Lifestyle change could reduce type 2 by 80 per cent
Type 2 diabetes could be slashed by 80 per cent if more was done to encourage people with “pre-diabetes” diagnoses to change their lifestyles, according to new research.
A team from the University of Huddersfield believe the key to lowering diabetes numbers is to open more diagnoses and special clinics for those at risk.
Dr Warren Gillibrand, a senior lecturer in the University’s division of podiatry and clinical science, said: “Intervention needs to ensure that it is provided at an appropriate level to account for cultural, social and gender needs.
“Innovative approaches need to be considered to reduce the number of people who are diagnosed with pre-diabetes from progressing to type 2 diabetes and its associated potential complications.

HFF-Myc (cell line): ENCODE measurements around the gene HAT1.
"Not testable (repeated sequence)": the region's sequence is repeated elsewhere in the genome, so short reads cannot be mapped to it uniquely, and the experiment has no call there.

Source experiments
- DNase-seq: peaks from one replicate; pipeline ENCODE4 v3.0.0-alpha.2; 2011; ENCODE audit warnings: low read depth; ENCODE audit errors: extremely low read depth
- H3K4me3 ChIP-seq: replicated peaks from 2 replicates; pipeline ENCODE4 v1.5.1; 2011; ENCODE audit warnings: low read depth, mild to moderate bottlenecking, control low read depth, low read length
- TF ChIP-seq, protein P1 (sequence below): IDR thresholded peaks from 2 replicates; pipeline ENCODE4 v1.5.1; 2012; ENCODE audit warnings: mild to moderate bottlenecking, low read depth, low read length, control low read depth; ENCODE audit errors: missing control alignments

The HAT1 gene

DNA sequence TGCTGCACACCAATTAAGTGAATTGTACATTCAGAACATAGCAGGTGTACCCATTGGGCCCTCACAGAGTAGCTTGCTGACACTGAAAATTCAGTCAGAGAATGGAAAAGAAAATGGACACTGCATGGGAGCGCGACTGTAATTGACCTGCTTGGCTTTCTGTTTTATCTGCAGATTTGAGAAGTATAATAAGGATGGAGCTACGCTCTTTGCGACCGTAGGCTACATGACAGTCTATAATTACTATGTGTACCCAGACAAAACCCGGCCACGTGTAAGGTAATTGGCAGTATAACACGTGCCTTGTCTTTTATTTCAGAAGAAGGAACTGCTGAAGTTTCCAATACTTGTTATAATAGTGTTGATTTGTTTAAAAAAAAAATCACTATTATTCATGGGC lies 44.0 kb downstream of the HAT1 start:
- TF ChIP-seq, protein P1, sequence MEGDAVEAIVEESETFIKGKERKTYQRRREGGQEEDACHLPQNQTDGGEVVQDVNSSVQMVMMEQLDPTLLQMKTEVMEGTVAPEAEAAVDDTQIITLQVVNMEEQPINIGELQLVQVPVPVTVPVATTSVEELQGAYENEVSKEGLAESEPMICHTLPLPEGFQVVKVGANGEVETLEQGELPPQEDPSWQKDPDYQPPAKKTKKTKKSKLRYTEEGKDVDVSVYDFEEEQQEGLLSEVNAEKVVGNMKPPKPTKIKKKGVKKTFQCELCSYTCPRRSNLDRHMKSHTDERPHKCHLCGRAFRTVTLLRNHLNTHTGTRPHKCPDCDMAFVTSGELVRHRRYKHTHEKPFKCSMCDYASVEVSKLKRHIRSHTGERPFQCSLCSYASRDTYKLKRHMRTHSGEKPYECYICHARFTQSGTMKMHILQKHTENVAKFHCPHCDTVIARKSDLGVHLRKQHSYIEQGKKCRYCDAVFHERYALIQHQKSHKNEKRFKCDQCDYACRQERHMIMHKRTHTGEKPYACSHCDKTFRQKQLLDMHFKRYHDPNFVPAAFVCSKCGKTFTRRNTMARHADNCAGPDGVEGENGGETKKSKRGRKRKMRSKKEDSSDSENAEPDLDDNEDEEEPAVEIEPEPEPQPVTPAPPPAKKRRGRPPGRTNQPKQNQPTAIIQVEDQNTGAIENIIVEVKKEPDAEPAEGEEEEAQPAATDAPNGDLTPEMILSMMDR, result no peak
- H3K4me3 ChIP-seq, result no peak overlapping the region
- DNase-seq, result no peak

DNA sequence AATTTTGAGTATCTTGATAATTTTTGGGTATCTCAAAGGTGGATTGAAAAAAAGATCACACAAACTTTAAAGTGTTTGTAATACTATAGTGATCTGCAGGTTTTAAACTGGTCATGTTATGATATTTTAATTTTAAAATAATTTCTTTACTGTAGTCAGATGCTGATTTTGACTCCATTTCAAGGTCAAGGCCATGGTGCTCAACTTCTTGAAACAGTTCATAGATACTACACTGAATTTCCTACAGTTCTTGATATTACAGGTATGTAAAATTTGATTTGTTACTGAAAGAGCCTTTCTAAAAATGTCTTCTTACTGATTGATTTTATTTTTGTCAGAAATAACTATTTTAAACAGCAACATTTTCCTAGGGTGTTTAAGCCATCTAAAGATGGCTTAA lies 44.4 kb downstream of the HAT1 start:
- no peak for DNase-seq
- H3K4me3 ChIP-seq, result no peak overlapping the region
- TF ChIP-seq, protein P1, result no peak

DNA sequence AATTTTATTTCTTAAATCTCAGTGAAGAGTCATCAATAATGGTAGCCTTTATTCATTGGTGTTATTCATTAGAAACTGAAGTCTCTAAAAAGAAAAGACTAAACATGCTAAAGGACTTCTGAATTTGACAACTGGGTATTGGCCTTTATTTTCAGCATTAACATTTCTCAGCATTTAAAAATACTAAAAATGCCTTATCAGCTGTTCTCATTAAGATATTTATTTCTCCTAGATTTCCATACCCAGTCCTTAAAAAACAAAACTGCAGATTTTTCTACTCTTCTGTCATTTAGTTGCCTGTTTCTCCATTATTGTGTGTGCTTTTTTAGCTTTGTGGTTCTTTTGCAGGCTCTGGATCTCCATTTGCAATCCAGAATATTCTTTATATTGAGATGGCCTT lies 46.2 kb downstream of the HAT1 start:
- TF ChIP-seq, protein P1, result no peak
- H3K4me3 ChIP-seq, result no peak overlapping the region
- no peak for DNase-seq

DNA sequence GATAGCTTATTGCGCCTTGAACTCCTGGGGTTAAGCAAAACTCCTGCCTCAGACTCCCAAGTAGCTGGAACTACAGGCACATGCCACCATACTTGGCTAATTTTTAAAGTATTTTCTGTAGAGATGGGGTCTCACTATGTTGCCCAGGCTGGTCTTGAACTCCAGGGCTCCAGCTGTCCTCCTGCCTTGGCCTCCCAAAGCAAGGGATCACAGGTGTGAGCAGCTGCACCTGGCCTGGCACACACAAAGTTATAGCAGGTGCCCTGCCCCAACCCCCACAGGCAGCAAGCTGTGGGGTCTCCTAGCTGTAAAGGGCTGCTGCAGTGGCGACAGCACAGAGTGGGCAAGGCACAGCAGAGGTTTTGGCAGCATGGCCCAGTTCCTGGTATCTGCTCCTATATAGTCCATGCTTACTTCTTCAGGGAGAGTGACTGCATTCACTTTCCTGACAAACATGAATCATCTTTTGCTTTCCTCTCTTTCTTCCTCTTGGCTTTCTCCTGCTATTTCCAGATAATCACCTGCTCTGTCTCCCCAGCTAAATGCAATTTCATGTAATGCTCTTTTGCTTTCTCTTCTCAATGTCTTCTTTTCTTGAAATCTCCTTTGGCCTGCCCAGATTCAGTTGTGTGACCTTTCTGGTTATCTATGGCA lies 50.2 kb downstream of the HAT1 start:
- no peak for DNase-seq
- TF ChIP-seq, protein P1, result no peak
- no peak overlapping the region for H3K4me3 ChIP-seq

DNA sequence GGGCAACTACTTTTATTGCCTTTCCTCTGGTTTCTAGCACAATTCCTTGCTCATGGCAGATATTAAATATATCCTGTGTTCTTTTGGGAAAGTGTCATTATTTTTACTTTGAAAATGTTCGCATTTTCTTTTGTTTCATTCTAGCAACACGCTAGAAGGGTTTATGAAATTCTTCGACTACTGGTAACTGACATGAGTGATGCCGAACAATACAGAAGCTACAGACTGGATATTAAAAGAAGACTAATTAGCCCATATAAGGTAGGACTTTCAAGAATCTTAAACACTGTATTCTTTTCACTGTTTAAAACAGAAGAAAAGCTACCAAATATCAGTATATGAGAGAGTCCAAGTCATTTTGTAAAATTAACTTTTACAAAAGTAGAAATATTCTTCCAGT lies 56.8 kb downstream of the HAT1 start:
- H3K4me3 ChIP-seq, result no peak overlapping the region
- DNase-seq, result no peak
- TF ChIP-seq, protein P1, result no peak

“People identified as being at high risk are mainly referred to the clinics by a GP, based on a number of different factors, such as lifestyle, weight, smoking history and biochemical markers.”
A range of interventions have been introduced and developed, but they are mainly centered around patient education.
Dr Gillibrand added: “The arguments in the article are that education alone in its purest form probably isn’t that effective.
“There is a need for other mediators – for example behaviour interventions or talking-based psychological therapies in order to initiate lifestyle change.”
Dr Gillibrand and his team are now looking to secure further funding to launch a larger-scale evaluation of pre-diabetes clinics and the different models of educational programmes.
There are also regional factors to be examined, with some areas more likely to have pockets of the population at risk of developing diabetes.
He said: “The ideal output would be to make the case for pre-diabetes clinics and to support the argument that Department of Health need to provide greater levels of funding. After all, the prevention of type two diabetes is a national priority.”